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inauguration



  • Trump’s Washington Wedding

    by Jill Lepore

    An American Inauguration is like a wedding: the President is the groom, the people his bride. Donald Trump is about to pledge his troth. It didn’t always work this way, and, really, it shouldn’t. Washington isn’t Vegas.

  • Obama’s Inaugural and the Danger of an Iran War

    by Juan Cole

    President Obama, Air Force chief of staff General Mark A. Welsh III, and Vice President Joe Biden talk during the inauguration. Credit: Flickr/DoD.Originally posted on Informed Comment.President Obama addressed the big issues of war and peace in his inaugural address, and despite the vagueness of some of his pronouncements, they contain strong clues to his foreign policy agenda in the Middle East. His announced policy will be one of ending U.S. military engagements abroad, multilateral cooperation with allies to face security challenges, negotiation, and avoidance of further military entanglements in the Middle East. In other words, Syrians are on their own, France can have Mali, and Iran is probably not going to be bombed.

  • Obama's Second Inaugural Loaded with History

    by Ian Reifowitz

    Barack Obama at his inauguration. Credit: Flickr/afagen.Barack Obama has always had a keen sense of history, both how to make it and to talk about it. He consistently offers an inclusive, unifying narrative of our country’s past that helps explain his conception of our national identity. We can see this clearly in his second inaugural address.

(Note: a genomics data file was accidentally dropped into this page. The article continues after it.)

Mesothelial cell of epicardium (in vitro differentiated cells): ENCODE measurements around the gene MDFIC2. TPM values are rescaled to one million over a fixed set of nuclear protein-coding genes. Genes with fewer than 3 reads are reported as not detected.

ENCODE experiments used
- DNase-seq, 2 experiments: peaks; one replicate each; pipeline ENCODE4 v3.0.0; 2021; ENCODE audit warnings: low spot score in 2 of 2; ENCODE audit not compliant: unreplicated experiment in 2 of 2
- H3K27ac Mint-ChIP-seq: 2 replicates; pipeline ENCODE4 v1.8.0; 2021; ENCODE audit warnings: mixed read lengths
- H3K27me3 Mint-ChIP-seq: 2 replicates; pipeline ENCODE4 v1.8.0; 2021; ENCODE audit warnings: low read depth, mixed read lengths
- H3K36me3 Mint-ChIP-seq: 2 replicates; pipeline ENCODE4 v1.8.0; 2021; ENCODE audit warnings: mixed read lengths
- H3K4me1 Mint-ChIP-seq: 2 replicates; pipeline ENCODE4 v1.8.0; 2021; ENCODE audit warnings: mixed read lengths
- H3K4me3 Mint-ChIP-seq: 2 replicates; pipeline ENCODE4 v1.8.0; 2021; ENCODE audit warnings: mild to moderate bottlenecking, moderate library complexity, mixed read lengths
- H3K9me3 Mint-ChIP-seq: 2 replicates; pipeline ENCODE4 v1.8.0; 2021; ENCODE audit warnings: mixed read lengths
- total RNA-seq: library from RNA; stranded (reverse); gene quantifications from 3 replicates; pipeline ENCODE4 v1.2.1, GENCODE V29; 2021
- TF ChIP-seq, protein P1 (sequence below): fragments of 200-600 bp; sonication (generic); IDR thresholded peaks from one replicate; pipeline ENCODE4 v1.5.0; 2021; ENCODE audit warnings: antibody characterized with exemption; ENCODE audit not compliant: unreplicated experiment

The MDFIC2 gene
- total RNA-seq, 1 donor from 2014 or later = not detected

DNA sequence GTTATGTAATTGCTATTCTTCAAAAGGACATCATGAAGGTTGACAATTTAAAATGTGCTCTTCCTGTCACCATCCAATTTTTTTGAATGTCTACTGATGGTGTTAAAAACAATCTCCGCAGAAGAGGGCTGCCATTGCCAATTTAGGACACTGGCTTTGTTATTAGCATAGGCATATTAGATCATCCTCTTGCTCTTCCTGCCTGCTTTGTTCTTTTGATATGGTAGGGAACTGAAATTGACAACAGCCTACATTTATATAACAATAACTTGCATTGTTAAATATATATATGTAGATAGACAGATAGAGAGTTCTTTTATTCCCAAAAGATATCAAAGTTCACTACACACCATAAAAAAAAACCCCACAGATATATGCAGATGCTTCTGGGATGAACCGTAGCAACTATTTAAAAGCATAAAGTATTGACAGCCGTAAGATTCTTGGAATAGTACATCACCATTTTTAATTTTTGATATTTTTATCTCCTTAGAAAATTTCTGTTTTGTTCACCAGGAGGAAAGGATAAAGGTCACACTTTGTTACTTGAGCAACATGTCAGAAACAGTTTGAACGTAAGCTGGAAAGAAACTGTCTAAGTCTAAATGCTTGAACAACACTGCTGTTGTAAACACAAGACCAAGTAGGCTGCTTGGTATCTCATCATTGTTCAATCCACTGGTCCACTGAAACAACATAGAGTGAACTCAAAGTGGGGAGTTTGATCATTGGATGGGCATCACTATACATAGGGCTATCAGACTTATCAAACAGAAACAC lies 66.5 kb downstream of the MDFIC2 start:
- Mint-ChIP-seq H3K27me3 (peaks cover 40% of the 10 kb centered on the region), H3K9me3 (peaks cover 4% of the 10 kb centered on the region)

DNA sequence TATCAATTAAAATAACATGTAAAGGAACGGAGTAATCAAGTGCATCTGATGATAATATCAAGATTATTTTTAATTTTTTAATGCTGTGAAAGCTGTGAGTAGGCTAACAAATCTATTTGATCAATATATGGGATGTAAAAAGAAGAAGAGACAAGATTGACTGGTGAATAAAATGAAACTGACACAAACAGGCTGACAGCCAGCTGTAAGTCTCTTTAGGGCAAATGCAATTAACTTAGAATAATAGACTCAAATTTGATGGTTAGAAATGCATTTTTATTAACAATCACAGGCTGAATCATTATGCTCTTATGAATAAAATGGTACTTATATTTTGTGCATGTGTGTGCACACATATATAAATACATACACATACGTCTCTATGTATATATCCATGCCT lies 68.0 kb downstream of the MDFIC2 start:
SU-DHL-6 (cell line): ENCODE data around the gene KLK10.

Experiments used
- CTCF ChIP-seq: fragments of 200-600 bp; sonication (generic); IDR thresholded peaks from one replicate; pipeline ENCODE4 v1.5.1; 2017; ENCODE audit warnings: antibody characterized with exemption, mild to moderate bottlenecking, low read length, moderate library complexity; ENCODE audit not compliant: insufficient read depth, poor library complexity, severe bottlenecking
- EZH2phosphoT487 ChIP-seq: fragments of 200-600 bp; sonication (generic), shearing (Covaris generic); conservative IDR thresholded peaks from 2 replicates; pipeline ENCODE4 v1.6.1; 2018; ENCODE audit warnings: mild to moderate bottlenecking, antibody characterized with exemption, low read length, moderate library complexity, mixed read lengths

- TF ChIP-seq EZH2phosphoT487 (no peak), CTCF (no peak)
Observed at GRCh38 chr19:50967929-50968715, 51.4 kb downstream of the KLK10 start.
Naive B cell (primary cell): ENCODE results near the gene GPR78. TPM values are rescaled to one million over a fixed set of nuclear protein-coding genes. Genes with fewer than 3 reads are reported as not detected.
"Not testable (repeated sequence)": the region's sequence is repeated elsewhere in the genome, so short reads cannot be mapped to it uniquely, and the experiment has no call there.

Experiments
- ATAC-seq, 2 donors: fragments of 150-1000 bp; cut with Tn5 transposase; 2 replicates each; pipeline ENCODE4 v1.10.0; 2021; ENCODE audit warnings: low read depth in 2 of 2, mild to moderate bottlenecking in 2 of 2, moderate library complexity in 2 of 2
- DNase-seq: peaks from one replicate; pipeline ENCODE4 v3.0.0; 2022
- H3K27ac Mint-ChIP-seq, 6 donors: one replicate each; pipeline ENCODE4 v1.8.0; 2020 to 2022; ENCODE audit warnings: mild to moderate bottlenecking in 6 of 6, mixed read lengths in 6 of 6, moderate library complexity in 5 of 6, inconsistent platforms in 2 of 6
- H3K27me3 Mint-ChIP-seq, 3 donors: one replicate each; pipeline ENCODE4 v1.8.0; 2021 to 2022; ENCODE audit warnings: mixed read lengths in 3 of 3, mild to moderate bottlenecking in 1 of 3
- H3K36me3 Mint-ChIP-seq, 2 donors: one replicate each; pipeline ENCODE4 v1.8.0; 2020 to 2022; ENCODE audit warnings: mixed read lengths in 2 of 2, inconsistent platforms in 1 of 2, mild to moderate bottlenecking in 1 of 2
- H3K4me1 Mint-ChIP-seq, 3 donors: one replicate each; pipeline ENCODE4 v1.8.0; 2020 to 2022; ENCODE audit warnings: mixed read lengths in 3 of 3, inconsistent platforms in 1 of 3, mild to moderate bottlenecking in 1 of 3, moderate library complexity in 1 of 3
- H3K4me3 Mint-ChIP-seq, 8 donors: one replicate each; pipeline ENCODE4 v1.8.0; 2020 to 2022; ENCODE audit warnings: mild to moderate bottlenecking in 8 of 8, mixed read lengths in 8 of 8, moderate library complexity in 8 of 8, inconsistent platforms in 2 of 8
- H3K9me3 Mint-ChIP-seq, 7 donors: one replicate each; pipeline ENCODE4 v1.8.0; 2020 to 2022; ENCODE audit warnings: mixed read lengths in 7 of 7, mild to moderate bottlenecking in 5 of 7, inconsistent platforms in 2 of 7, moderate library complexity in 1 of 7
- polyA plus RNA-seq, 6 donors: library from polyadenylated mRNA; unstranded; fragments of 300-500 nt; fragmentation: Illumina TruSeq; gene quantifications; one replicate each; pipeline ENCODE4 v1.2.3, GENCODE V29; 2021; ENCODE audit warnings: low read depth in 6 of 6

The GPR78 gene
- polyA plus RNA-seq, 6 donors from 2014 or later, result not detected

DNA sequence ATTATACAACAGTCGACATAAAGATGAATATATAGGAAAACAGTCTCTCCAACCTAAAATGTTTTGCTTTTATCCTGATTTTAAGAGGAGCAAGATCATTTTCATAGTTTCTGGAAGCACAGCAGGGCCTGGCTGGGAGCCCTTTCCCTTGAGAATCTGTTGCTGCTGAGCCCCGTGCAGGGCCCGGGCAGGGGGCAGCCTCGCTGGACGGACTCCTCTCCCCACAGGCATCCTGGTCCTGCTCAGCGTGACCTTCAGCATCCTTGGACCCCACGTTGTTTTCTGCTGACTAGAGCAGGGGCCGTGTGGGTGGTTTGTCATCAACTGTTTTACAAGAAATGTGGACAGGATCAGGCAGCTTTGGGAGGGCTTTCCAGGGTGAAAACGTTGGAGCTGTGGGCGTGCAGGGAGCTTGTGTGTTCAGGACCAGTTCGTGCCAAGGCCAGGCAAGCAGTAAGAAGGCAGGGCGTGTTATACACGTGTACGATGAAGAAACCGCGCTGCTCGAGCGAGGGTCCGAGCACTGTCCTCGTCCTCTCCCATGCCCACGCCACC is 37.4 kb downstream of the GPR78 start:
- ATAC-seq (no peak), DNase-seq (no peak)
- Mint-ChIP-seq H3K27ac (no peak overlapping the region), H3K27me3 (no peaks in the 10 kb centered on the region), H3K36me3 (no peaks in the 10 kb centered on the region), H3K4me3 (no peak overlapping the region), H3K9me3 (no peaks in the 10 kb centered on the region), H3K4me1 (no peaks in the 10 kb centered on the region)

• Lawrence D. Bobo: Obama's Velvet-Glove Inaugural Address

    Lawrence D. Bobo is the W.E.B. Du Bois Professor of the Social Sciences at Harvard University. (The Root) -- Obama deserves very high but perhaps not superlative marks for his second inaugural address. It had more the character of an inside-the-park home run, not a grand slam. A 9 on my Olympic scorecard, not a full 10. Not a standout, A-plus effort, but certainly a quite solid A-minus. The speech will indeed be remembered, but probably not as one of his signature moments. In the same breath, let me say there is much that is clever and true and oh so right about this speech that is well worthy of praise.Why not an A? First, save for his declarations about confronting global warming, the speech was a little too oblique in naming the current great challenges before us. He rightly did not want to sound a partisan note. And he understandably did not launch into a list of coming policy goals. But the paralysis in Washington brought on by the politics of economic brinkmanship, of the "my way or the highway" negotiation and of anti-government ideological extremity could have been called out more squarely.



  • Paul Krugman: Seneca, Selma, and Stonewall

    In his speech, Obama invoked the history of struggles for equality with a remarkable triptych: Seneca (women’s rights), Selma (black rights), and Stonewall (gay rights). And there has been remarkably little blowback — a sign of how much the country has changed.What many people may not realize is how recent those changes are. Gay rights may be relatively obvious — it’s just 8 years since opposition to gay marriage arguably played a significant role in Bush’s victory. But the big changes on the racial front are also more recent than widely imagined (obligatory disclaimer — yes, there’s a lot of racism remaining, and it can be truly ugly; we’re just talking about relative changes)....